Automation is the process of making equipment or systems work automatically with little or no human input. Over the years, automation has made life easier for people and allowed them to focus on more important things rather than spend time on repetitive tasks. The question that gets asked often is if this ease can be enjoyed in the Agile process. The answer is “Yes” and this article will explain how. We will not only discuss the possibility of automation in the Agile process but also, how it works with every step of the process.
One of the most important phases of the Agile process is integration. Some people refer to it as Agile integration or Continuous Integration. Each of these appellations refers to the process of using automation and strict version control to ensure the availability of a stable software update at any point in time. The purpose of adopting agile integration is to ensure that the high-quality software comes with little or no defects, in a more controlled production process.
Agile integration didn’t become mainstream in the industry until the 1990s and it served as an alternative to the defective traditional waterfall development process. However, since its inception, it has slowly and steadily grown to be a reliable and credible development process for developers and organizations.
The use of continuous integration in the industry, for a long time, was prominent in the development of consumer-based software, web applications, and mobile applications. Rightfully so, because the agile integration process focuses on frequent and small releases which are in tandem with the hourly or daily resales common with the web-based and mobile solutions. However, organizations that have not fully adopted the agile methodology are now using the agile integration approach. This is due to the automation and the smaller releases delivered by the approach.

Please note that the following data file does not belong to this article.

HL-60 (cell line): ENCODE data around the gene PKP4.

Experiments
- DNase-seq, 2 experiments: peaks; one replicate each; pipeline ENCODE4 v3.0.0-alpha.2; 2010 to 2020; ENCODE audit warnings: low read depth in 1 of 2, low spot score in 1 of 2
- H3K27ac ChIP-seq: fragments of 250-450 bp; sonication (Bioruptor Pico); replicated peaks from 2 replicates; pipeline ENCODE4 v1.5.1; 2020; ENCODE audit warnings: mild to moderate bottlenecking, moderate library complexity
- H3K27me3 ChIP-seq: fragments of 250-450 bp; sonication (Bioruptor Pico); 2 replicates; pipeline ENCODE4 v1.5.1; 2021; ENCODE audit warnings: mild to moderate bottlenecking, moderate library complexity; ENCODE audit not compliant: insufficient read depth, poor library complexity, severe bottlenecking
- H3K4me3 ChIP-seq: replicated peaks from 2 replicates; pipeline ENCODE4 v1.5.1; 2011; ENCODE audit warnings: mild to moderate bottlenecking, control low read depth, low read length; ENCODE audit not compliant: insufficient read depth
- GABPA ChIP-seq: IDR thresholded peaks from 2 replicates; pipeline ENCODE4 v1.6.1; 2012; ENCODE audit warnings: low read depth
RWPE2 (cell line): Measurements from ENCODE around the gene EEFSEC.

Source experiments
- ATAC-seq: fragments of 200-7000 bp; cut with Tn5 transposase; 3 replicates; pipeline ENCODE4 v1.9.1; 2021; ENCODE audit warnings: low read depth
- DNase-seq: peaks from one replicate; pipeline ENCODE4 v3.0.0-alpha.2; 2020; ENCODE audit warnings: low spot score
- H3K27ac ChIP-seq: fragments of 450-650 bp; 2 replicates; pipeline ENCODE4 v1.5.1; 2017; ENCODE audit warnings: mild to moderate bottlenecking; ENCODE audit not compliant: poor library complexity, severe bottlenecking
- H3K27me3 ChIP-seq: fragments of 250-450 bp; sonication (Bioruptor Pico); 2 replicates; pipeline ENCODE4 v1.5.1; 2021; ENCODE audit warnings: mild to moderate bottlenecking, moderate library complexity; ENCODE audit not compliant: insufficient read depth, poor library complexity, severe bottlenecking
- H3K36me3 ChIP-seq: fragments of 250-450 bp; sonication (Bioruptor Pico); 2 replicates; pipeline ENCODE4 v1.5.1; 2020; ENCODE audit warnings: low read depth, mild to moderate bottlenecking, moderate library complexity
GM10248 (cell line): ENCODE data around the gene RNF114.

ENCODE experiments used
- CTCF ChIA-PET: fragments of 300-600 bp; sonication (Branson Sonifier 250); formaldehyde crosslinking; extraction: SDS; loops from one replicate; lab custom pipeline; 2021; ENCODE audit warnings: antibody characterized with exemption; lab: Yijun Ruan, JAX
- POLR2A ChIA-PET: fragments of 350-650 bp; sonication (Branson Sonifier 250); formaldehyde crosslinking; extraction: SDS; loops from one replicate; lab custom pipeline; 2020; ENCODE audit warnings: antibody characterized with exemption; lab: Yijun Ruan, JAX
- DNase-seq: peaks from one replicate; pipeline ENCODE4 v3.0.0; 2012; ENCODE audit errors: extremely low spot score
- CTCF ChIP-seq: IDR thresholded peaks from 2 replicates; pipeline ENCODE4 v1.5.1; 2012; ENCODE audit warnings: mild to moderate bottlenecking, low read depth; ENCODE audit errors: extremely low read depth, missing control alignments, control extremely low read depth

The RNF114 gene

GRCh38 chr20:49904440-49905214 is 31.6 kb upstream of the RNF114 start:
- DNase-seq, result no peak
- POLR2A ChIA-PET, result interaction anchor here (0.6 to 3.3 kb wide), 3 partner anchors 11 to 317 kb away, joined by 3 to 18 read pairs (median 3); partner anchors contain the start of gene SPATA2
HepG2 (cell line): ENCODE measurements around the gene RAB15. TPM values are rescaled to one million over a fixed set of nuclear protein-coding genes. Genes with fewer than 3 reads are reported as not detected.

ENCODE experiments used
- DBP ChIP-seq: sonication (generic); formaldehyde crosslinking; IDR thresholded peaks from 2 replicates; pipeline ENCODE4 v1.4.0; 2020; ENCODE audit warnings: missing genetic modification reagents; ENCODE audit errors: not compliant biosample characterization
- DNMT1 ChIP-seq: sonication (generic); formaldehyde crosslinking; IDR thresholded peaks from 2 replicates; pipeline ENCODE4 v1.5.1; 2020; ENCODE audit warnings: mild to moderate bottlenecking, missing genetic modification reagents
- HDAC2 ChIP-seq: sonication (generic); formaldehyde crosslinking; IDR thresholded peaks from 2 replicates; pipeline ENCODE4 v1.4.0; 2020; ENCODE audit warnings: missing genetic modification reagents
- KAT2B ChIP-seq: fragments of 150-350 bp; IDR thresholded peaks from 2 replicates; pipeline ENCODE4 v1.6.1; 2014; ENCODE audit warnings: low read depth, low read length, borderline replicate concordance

Another part of the agile process that has utilized automation is the Deployment phase. the use of automation in the deployment phase ensures that developers can ship their codes from the development phase to the production phase without tampering with the functionality of the code. The use of automation in deployment helps to ensure that the deployment process is not only reliable but also efficient.
It is important to understand that the deployment process in itself cannot ensure the shipment of codes from development to production without breaking its functionality. This is because to do this, one must know the path that the code would take to avoid breaking its functionality. This is where automation comes in.
While automating your deployment process, you need a pipeline. This deployment pipeline is the process of taking your codes from the version control environment to the application where it is utilized by users.